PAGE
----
gpg: Good signature from "Slashroot (Slashroot Key) <admin@slashroot.in>"
[sarath@myvm1 ~]$

Let's finally send some encrypted messages with the help of slashroot public key we have imported, and then will try decrypting it with the help of the recipient's private key.

For encrypting the message's with the help of gpg, you need to privide two command line arguments. One argument will specify the public key to use(This is done with the argument --recipient, because data will be encrypted with the recipient's public key.), and the other argument will take the file which will be encrypted using this public key.

To encrypt messages to slashroot, we will be using Slashroot public key, which we have already imported.

[sarath@myvm1 ~]$ gpg --recipient "Slashroot" --output "sample-message.gpg" --encrypt "sample-message"

Now send this output file to the recipient by any method. On recieving the message (sample-message.gpg), the reciever can easily decrypt it, with his private key to view the content inside.

Again this will require the recipient to type in the password, for his private key, because private key is used to decrypt this message.

[root@myvm1 ~]# gpg --decrypt "sample-message.gpg"

You need a passphrase to unlock the secret key for
user: "Slashroot (Slashroot Key) <admin@slashroot.in>"
2048-bit ELG-E key, ID 8BCCF604, created 2013-04-26 (main key ID 195C8BDB)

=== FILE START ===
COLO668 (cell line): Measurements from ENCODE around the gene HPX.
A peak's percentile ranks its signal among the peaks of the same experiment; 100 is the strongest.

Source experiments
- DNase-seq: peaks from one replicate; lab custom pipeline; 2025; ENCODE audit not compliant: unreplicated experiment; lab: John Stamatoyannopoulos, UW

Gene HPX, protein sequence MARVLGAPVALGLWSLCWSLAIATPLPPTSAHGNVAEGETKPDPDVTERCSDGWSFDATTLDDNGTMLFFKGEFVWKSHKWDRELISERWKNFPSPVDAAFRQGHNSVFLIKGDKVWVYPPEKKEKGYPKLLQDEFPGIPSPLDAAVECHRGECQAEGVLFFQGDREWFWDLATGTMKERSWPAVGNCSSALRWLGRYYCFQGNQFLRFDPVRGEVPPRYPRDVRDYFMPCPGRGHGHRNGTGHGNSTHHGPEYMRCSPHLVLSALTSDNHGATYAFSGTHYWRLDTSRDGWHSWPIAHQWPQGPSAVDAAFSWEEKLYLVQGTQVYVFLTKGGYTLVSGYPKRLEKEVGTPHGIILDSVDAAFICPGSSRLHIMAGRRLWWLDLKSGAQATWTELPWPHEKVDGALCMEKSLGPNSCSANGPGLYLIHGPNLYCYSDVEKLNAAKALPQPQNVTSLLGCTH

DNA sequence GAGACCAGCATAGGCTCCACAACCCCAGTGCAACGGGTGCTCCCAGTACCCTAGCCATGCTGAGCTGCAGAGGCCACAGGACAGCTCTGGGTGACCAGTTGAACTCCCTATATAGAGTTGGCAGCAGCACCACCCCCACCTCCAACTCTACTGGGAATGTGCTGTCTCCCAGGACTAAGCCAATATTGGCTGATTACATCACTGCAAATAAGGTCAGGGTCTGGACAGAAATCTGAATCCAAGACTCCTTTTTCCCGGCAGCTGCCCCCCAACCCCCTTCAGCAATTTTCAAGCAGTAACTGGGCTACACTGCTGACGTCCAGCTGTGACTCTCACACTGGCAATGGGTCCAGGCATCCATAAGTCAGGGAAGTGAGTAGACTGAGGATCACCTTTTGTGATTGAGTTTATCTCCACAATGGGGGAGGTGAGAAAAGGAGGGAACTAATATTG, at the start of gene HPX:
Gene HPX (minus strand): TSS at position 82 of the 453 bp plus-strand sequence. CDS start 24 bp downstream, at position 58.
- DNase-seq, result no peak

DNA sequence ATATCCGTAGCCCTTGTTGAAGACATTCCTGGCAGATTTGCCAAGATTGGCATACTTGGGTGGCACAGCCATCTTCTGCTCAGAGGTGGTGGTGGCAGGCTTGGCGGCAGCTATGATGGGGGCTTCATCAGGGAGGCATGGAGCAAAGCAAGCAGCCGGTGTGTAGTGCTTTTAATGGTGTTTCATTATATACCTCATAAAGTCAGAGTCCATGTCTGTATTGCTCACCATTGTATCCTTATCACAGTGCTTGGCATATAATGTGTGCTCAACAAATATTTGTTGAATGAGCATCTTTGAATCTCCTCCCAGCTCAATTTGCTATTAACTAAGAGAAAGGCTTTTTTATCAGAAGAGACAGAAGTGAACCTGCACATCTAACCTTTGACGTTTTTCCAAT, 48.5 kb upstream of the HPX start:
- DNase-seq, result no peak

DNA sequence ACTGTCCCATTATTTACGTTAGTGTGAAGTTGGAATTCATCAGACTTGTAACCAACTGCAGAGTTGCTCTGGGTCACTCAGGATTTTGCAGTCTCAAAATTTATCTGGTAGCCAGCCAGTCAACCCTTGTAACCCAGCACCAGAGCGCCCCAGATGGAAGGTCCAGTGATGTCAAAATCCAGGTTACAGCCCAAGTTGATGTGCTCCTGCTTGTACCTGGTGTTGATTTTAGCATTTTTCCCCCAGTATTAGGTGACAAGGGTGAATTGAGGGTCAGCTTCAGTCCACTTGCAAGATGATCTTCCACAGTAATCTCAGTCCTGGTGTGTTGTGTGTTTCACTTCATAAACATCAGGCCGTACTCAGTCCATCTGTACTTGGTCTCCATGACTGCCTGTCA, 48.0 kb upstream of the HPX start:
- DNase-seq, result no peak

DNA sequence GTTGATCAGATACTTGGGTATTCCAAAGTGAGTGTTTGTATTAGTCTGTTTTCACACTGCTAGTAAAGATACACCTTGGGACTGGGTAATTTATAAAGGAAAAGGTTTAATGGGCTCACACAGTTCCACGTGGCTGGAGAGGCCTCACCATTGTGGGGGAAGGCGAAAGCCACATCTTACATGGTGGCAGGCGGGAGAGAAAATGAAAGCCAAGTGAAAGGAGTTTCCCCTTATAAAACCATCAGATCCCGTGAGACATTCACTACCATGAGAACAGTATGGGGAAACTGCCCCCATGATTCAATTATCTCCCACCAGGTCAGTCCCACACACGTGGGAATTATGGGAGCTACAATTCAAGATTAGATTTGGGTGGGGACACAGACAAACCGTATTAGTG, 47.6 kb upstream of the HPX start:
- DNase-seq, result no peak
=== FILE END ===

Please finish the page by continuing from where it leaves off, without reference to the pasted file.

gpg: encrypted with 2048-bit ELG-E key, ID 8BCCF604, created 2013-04-26
      "Slashroot (Slashroot Key) <admin@slashroot.in>"
hello this a sample message to test gpg encryption.

 

How to send an encrypted email message with gpg by using plain text?

In the above shown method of sending encrypted data to the reciever, we need to send the entire file. The main reason was because the encrypted file was in binary format.

What if you want to send a complete email message as a simple text, but still encrypted. For this, we need to use the same --armor option,  we earlier used while exporting or making public keys available as plain text.

So the first step is to type the entire email message in a text editor. Lets go through this example email message.

 

[sarath@myvm1 ~]$ cat sample-email
Hi,

This is a test email message to test encryption..

Thanks & regards

[sarath@myvm1 ~]$

Now encrypt this entire email message with the recipient's public key, which in our case is "Slashroot".

 

[sarath@myvm1 ~]$ gpg --armor --recipient "Slashroot" --output "sample-email.asc" --encrypt "sample-email"